Raise SAT Scores, Read Classic Novels

The idea of reading classic novels for increasing vocabulary is not new.

In fact, Kaplan and Prestwick House have published the following novels for this purpose.

Little Women

Wuthering Heights

The War of the Worlds

The Tales of Edgar Allan Poe

Dr. Jekyll and Mr. Hyde

While Prestwick House produced the following:

Heart of Darkness

A Christmas Carol

Even catering to those who do not read classics, a publisher attempted to use Stephenie Meyer's "Twilight Saga" as a way to learn vocabulary and increase word knowledge.

The idea in most vocabulary studies involves studying a bunch of words that frequently appears in the SAT. They call this "Hot SAT words". It lists down the words and defines it. The problem with this method is it never goes to the student's long term memory. Memorizing them is not only difficult, it becomes old.

Rather than just taking the list of words from the dictionary, defining them, studying them, these SAT words from classic novels are learned by reading them "in context".

Does it really boost SAT scores?

I would have been skeptical if my son did not try this method. But, instead of us buying the above books by Kaplan. He got the Charles Dicken's novels from our bookshelf and put it to work. He also read the works of G.K. Chesterton and Nathaniel Hawthorne's Scarlet Letter. Each Charles Dickens book has about 700 to 1000 SAT vocabulary words.

Is there any other benefit?

Aside from increasing vocabulary in an enjoyable way, it helps the student understand complex sentence structures. This is what makes a classic novel outstanding. Literature written before the 1900 is filled with remarkable style of writing. Of course there are the old-fashioned writing such as "hast", "thy", "thou" which admittedly irritates the student.

Most students quit reading a classic novel as soon as the first few pages of the first chapter is read, how can you even expect them to finish it. The first chapter of any book sets the tone. In most classic novels, the first chapter seems the most daunting. It is very hard to "get into". Students consider the first chapter as dull. The scenes stretches more than needed. Thus, parents must encourage their child to read past Chapter 4. Discuss this reality of what to expect in the first few chapters of a classic book. The story line gets better on the second chapter. Really, it is more of an "attitude" problem on the part of your child more than anything else. Your child must get out of that bias.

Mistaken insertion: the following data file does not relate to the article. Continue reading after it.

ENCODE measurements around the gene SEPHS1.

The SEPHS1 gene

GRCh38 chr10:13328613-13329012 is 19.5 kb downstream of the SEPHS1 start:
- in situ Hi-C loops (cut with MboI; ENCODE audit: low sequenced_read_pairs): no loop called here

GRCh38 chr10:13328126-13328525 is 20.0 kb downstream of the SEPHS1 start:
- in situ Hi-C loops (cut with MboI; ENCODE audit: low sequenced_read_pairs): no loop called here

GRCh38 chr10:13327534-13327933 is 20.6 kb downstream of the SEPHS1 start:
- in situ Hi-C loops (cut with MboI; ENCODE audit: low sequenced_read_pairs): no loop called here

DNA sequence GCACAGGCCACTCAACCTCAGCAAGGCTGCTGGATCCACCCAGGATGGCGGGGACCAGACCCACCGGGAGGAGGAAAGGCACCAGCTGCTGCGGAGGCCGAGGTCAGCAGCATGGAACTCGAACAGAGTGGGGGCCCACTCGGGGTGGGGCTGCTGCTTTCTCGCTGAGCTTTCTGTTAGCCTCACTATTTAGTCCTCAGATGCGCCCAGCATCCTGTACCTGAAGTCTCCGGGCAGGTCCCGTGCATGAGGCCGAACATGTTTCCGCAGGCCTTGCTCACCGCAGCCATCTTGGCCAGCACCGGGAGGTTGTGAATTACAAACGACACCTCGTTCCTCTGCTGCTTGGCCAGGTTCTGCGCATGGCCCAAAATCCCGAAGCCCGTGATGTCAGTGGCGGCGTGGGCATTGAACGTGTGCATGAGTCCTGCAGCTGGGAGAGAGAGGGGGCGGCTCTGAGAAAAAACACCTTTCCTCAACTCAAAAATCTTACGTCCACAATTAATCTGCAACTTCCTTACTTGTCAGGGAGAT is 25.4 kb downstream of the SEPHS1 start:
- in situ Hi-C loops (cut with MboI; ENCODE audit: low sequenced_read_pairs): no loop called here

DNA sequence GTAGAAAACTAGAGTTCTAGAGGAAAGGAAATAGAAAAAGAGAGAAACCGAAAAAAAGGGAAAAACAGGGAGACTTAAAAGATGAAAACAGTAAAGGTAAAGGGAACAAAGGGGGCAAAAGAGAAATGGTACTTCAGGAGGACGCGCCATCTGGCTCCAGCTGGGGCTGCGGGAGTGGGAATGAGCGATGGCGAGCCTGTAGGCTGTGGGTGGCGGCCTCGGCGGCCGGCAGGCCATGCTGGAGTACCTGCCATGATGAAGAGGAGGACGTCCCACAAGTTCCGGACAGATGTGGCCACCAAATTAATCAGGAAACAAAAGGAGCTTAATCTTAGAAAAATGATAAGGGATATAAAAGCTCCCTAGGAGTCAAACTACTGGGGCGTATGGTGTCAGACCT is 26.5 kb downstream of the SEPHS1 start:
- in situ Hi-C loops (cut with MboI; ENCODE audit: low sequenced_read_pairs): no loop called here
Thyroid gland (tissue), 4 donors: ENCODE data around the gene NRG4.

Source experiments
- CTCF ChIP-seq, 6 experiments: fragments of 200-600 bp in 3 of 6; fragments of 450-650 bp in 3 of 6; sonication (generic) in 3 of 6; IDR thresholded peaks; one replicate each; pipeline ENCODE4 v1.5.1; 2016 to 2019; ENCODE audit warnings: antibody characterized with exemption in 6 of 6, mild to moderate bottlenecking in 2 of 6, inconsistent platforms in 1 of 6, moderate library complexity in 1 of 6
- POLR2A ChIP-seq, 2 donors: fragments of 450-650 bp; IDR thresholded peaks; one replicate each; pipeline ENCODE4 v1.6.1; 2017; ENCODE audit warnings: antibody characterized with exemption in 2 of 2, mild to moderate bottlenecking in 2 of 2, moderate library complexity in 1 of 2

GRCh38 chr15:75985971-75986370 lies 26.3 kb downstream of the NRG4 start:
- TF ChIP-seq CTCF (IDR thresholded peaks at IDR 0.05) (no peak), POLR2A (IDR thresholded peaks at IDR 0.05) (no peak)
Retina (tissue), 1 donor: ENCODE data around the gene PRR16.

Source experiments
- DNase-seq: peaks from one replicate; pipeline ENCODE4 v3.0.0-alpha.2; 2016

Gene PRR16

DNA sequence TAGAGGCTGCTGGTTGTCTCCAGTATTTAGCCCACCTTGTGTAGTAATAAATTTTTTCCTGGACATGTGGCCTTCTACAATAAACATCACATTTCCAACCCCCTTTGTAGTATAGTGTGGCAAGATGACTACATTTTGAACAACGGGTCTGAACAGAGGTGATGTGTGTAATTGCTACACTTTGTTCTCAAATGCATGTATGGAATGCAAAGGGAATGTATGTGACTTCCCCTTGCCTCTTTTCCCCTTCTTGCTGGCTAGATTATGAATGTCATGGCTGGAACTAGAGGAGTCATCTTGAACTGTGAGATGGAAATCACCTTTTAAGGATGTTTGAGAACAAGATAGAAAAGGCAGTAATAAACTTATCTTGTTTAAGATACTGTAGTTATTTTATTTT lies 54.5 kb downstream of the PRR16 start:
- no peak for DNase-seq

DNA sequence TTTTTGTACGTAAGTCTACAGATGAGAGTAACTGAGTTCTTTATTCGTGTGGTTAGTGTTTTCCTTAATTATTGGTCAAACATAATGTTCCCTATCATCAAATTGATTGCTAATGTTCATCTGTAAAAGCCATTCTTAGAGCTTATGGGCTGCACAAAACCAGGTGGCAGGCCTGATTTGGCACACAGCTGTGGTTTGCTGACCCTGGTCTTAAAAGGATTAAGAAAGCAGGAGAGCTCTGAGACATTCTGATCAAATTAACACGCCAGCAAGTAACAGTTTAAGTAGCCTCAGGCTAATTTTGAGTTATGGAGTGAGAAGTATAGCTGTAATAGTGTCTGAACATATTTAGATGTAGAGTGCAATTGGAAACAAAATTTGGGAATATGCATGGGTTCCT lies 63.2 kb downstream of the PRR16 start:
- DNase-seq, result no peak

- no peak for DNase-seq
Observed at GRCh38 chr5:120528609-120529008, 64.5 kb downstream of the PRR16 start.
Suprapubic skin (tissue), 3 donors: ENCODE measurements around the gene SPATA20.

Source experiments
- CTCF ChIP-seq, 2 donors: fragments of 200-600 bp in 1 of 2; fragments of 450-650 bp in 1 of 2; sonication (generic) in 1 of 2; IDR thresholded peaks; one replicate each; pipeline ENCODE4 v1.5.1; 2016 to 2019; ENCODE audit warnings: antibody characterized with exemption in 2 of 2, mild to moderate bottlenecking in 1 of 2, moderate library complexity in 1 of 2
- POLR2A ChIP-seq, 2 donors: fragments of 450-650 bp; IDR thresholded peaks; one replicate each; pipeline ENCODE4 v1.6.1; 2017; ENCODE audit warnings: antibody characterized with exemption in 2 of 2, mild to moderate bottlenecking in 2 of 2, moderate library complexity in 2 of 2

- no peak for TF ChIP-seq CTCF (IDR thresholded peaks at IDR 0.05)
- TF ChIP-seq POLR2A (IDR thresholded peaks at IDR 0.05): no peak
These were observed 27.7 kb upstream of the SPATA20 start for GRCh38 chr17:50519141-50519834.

Anxiety is another main issue. Reading a classic novel is not in the comfort zones of most student these days because they are not exposed to it. It is simply not cool. It is old. Even just thinking about how the plot occurred in the 1800's discourages the young reader. They do not even understand why it is considered a classic in the first place. The generation today is immersed with media distractions. They must be satisfied quickly and entertained. Parents are having a difficult time pulling them away from this high-tech gadget. Children nowadays have forgotten how to be patient.

You have to make the huge step of removing the television in your household if you want to make some progress. And, if you really cannot beat this, why don't you use an e-reader to read classic books. These new devices have an ability to search for difficult words and sound it out. In this site, I would encourage you to browse through our affiliates for a good deal on e-readers.

A classic novel passed the test of time. And, it is proven to raise SAT scores.






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